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What is The Role of Terpenes in Plants?

Steven Cargyle
Finest Labs
August 06, 2021 | Blog

The plant kingdom produces over 30,000 terpenes. These naturally occurring compounds give the different plant species unique characteristics — from aroma and flavor to pigment and coloration.

Terpenes also play an integral role in the growth, survival, and propagation of plants.

This article discusses the importance of terpenes and the role they play in plants and the environment.

What Do Terpenes Do in Plants?

All plants naturally produce terpenes. These organic compounds give the different plant species their unique characteristic — from adding color and pigmentation to the leaves and flowers to providing a unique aroma.

Plants can use terpenes to both appeal to our senses, so we’re more likely to propagate them — and repel us, so we leave them alone.

Terpenes also serve an important function in the plant’s immune system. They protect the plants against their natural predators and, at the same time, attract pollinators.

Here are seven important roles terpenes play in plants:

1. Repel Predators

Plants have many predators. These can be insects, birds, and mammals. These herbivores not only feed on wood, fruit, and leaves but also on seeds and nectar.

To protect themselves, plants release compounds (including terpenes) that directly and indirectly repel these predators [1]. Some terpenes are even directly toxic to herbivores.

Some chemicals like methyl salicylate affect the predator’s reproductive system. This prevents insects from reproducing, thus blocking the infestation of certain insects and increasing the plant’s survival rate.

Other chemicals also attract beneficial insects. These “helpers” attack harmful pests and eat their eggs.

2. Attract Pollinators

Many plants like the kiwifruit vines, sunflower, lychee, sugar beet, etc., rely on bees and other pollinators for propagation.

The pollinators carry the pollen from the plant’s male part (anthers) to its female part or another flower (stigma). Pollination is triggered once the pollen attaches to the stigma, and fruits and seeds then develop from the fertilized flowers.

For pollination to take place, though, the plant’s flowers release terpenes to attract these pollinators.

For example, the petals lilac emits the terpene terpinolene — which is a strong bee attractant. The tree optimizes the release of terpenes by waiting for specific points in the day when bees are most active [2].

During the night, night pollinators like moths detect terpenes like linalool emitted by the flowers. The terpenes also attract other night pollinators such as bats, rodents, ants, cockroaches, and many others.

3. Defend Against Infection

Viruses, bacteria, and fungus can attack plants and prevent them from growing and reproducing normally. Left uncontrolled, the infection could overwhelm the plant’s immune system, resulting in its demise.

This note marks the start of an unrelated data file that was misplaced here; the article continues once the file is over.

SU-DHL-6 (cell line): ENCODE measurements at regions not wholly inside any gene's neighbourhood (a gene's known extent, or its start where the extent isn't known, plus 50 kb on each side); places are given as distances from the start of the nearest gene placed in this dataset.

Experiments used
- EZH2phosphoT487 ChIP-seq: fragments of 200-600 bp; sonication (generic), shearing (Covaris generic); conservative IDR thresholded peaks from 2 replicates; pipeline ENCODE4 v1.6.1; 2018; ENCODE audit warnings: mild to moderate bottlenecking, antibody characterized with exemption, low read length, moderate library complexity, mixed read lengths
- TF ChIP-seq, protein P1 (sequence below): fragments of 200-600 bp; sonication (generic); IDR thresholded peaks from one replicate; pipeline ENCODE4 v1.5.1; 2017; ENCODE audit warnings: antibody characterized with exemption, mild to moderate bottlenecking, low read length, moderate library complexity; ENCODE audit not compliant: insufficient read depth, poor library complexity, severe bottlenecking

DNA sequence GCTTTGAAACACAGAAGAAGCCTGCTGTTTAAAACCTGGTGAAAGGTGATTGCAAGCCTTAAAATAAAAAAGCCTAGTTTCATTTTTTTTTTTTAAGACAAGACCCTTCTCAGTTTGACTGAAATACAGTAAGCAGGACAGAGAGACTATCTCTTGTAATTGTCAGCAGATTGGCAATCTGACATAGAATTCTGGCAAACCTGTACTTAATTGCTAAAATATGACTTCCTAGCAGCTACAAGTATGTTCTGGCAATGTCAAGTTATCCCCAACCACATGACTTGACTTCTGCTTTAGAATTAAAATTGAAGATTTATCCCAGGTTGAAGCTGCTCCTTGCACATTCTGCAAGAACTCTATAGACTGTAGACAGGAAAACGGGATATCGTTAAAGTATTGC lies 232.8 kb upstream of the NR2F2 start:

Plants have surface receptors that detect and recognize chemicals and molecules emitted by pathogenic and even non-pathogenic microorganisms. Once they detect the presence of microbes, the plant’s immune system responds to the threat [3].

Once the immune system is triggered, the plant releases many protein kinases, oxidases, and terpenes that attack these pathogenic microorganisms. Terpenes also send signals to neighboring plants, priming their immune system responses as well.

The compounds released by the plant weakens the microbe’s cell wall [4]. With its cell wall destroyed, the microbe will no longer function properly, resulting in its death.

Terpenes also prevent microbes from reproducing and proliferating by interrupting cell division.

4. Attract Natural Allies

Some insect pests lay eggs on the plant’s leaves. When these eggs develop into larvae, they’ll begin feeding on the leaves, affecting the plant’s ability to produce its food through photosynthesis.

Now, terpenes don’t just emit aroma and flavor to repel pests, but they also attract the natural enemies of their predators.

For example, elm leaf beetles eat the leaves of elm trees and lay their eggs on the leaves. This weakens the tree and makes it more vulnerable to pathogenic microorganisms and other pests.

The leaves release terpenes that attract egg parasitoids like the eulophid wasp [5]. The wasp then feeds on the eggs, helping the tree survive.

Terpenes also serve as a “reward” for the plant’s helpers and pollinators.

For example, cineol, a known insecticide, is collected and stored by male orchid bees in their hind leg pouches. They then release this terpene during their courtship with female orchid bees, helping them find their best mate.

Some female bees also collect terpenes like anyone and dammadienone and use them to help build their nests.

Plants build a symbiotic relationship with their helpers, where they both benefit from terpenes.

5. Protect From the Harsh Sun

Sunlight is necessary for a plant’s food production. The leaves trap light energy and use it in photosynthesis, converting water and carbon dioxide into oxygen and glucose.

However, too much sunlight is harmful to plants. The harsh sun can damage the leaves, prevent proper food production, and dehydrate the plants.

To protect the plant, some terpenes serve as their natural sunblock. Depending on their exposure to the sun, terpenes can either increase or decrease in concentration.

For example, the grapevine increases its production of linalool when exposed to too much sun. Linalool helps protect the grape’s tissues from the sun’s UV rays [6].

Some terpenes also absorb UV rays — sort of like a natural sunscreen. They also act as antioxidants that further protect the plant cells against the harmful effects of UV rays.

6. Seed Clouds & Increase Chances of Rain